Friends and Colleagues Remember Greenie – George F. Bass
I first met Greenie when he and Arthur Steinberg, as Harvard undergraduates, visited Lerna in Greece, where I was an excavation assistant in 1956. In fall of 1959, the three of us, joined by Charles Williams, together entered the doctoral program in classical archaeology at the University of Pennsylvania. Since those beginnings Greenie and I have remained friends, our lives often running in parallel. As students, we both worked under Rodney Young at Gordion. And both of us spent our field careers directing excavations in Turkey, he at Sardis. At the annual symposium of excavation directors in Ankara, Greenie and I always reserved an evening together to catch up over dinner. Now retired, just to see one another again was our main reason for planning to attend this year’s meeting of the American Philosophical Society in Philadelphia, from which I have just come. I was so pleased to learn that Greenie and I would be receiving the Bandelier Award in successive years.
For half a century Ann and I have said Greenie is the most genuinely thoughtful person we know. Except for occasional emails, all his correspondence is written in his inimitable hand and posted. In spite of his accomplishments, he remains unassuming and modest. He has the special gift of making you feel that you are the one person he is most delighted to see at that moment. He makes you feel important in other ways, by the arrival of a duplicate book, or opera CDs he thinks I might like. I remember when a rambling speaker who seemed not know how to end his lecture was saved by Greenie leaping to his feet and leading the applause to tactfully end it; he has savoir faire with which few of us are blessed. We congratulate him most heartily for his much deserved award.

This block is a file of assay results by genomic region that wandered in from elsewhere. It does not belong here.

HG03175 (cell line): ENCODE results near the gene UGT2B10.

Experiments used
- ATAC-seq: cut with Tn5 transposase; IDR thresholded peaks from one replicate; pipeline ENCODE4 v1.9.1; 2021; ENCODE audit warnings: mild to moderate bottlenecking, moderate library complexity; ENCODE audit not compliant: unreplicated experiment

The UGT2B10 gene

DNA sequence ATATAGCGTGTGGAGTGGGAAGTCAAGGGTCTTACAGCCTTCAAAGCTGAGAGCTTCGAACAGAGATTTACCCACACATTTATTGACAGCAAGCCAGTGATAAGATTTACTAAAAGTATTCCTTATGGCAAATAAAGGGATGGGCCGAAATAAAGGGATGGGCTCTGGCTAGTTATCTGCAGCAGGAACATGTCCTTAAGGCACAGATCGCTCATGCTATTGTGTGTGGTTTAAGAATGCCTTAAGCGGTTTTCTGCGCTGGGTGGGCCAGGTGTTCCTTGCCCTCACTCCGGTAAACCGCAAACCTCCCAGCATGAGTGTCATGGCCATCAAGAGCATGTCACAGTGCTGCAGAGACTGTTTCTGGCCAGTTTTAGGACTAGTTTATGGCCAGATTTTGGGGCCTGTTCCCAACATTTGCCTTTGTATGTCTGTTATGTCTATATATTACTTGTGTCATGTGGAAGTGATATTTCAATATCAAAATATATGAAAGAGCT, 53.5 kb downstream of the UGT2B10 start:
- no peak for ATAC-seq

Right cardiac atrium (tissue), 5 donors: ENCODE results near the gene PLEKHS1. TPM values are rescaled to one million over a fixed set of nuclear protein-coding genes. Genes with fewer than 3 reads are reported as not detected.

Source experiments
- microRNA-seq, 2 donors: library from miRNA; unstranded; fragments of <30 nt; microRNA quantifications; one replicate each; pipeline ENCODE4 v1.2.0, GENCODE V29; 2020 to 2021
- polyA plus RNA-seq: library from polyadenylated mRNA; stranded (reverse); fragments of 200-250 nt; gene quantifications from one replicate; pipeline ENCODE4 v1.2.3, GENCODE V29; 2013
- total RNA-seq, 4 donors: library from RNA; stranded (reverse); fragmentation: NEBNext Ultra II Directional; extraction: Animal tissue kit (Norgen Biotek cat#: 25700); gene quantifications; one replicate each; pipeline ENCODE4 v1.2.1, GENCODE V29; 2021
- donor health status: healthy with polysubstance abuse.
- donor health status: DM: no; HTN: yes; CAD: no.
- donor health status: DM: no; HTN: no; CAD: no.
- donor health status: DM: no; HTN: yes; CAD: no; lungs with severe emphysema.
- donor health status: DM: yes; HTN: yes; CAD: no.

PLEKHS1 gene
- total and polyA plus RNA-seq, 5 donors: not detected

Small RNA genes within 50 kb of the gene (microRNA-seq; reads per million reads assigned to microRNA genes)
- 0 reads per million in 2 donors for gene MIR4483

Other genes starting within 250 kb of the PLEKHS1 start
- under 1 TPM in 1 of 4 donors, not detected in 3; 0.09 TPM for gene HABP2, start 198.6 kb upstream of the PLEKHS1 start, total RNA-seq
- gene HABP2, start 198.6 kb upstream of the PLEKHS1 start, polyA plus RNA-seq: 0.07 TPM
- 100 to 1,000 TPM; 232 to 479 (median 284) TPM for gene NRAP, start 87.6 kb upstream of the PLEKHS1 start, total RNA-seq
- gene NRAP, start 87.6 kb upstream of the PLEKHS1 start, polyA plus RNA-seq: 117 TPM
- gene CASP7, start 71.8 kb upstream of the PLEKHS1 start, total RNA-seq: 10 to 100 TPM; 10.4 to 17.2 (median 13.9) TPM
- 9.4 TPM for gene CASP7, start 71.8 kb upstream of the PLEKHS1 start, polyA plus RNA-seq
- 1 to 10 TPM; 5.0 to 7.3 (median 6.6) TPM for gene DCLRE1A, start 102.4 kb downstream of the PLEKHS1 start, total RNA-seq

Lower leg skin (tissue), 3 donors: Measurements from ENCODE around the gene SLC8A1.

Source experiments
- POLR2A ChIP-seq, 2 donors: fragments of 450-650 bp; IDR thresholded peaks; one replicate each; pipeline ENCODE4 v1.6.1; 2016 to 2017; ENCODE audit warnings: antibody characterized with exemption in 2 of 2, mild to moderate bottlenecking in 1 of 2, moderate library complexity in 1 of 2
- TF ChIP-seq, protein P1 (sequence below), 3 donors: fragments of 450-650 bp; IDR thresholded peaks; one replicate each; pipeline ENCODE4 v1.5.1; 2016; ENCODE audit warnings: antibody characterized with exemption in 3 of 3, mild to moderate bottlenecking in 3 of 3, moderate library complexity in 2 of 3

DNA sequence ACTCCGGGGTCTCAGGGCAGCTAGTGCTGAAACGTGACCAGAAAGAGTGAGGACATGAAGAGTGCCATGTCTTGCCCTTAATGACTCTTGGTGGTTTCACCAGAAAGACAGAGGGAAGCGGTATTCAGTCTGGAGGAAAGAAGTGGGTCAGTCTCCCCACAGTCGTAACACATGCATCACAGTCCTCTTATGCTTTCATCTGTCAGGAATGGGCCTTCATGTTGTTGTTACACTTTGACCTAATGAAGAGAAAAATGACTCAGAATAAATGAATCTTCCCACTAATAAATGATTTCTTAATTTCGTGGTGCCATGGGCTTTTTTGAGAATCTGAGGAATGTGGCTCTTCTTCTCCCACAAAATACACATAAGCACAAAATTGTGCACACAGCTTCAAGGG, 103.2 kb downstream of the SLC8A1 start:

Dr. George F. Bass, Distinguished Professor Emeritus of Nautical Archaeology at Texas A & M University
AIA President Elizabeth Bartman presents the new AIA Vision Statement.
The 2014 BP Award goes to the California Archaeological Site Stewardship Program for its grassroots efforts to train local communities in the preservation of archaeological sites.